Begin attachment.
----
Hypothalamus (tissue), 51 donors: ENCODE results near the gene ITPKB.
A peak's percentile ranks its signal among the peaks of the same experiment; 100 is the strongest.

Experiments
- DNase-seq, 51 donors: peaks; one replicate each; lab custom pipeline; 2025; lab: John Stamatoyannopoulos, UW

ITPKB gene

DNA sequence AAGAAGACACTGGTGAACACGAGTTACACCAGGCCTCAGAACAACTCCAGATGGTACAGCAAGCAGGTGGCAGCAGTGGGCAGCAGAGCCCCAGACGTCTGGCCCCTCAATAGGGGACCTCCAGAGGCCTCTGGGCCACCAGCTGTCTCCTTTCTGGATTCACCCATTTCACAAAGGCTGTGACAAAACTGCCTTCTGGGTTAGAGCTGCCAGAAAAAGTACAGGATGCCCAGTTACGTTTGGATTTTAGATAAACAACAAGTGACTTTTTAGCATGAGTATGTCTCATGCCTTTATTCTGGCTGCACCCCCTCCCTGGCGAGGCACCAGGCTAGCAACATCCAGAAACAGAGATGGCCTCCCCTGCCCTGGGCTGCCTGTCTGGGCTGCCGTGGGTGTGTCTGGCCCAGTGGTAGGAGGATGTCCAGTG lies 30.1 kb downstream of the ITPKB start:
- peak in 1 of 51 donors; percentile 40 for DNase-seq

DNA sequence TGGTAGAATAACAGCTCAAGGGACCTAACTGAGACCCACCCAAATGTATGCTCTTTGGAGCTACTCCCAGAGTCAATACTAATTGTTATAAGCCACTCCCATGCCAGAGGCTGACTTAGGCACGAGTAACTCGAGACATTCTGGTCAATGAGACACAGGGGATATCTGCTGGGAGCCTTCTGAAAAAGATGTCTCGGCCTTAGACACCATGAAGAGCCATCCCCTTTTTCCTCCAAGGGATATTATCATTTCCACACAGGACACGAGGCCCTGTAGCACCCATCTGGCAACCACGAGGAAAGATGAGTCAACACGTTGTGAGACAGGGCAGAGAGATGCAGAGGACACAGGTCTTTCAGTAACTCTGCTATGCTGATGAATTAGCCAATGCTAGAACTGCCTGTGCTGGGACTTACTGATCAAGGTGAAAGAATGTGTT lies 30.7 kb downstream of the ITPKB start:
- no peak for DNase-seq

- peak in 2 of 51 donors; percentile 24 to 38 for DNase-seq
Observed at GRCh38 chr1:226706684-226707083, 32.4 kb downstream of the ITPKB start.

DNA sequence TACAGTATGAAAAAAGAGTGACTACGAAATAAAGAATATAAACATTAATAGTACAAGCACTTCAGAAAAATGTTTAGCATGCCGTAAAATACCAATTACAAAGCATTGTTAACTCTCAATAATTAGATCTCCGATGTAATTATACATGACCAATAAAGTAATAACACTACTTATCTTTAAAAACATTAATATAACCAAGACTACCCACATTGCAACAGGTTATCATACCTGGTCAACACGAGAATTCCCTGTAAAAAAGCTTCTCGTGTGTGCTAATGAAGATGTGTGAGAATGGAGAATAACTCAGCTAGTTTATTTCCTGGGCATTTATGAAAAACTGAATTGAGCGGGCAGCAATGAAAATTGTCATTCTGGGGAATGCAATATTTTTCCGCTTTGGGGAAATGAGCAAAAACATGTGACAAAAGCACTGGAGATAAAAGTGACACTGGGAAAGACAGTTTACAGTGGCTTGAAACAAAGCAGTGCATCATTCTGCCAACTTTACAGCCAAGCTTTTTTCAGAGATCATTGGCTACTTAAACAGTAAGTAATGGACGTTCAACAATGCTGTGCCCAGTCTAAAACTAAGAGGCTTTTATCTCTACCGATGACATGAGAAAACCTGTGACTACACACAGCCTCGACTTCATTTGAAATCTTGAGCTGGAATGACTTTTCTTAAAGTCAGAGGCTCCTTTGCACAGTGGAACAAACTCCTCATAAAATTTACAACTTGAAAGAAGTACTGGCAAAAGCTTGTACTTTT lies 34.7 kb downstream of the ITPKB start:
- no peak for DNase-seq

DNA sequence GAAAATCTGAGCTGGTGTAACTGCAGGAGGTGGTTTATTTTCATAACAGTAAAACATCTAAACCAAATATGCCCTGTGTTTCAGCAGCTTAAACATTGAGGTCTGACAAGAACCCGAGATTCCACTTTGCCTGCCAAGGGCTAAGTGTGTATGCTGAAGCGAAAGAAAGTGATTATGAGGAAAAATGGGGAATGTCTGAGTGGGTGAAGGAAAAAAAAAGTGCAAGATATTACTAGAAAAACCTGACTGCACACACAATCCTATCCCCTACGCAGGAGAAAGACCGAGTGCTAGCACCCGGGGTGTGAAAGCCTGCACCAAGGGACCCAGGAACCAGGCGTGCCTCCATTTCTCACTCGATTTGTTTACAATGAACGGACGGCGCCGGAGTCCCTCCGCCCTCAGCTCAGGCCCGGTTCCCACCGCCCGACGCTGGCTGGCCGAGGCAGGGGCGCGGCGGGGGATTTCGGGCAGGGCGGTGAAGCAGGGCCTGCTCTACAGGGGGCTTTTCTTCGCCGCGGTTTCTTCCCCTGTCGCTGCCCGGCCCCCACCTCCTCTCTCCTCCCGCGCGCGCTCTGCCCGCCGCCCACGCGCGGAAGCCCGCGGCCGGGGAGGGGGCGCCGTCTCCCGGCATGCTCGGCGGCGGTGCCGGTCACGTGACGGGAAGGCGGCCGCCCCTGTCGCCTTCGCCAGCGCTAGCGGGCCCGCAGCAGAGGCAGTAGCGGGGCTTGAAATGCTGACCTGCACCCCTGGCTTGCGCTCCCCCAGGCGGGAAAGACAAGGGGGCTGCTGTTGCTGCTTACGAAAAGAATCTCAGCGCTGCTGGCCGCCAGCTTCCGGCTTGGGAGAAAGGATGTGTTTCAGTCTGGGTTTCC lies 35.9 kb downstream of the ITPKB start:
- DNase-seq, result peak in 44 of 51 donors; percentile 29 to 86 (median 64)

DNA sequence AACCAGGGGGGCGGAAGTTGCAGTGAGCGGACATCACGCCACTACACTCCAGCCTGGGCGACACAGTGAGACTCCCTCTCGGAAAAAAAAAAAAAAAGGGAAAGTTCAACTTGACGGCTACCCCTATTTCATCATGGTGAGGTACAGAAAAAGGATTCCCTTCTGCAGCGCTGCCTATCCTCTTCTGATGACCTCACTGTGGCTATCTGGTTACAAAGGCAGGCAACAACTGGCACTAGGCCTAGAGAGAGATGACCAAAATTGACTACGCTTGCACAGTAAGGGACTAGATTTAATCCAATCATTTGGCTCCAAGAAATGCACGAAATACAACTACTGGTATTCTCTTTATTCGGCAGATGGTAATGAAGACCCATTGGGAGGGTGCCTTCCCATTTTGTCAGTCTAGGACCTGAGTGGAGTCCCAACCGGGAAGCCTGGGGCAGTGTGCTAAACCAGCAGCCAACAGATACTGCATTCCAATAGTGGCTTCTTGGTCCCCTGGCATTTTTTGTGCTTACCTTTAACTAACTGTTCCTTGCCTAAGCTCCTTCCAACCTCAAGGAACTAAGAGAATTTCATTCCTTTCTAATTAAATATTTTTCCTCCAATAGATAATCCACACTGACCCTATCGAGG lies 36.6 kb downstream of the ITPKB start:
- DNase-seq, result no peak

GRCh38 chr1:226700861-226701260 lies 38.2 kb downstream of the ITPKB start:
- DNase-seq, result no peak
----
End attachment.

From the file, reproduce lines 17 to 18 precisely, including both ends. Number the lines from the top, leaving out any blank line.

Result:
- DNase-seq, result no peak

GRCh38 chr1:226700861-226701260 lies 38.2 kb downstream of the ITPKB start: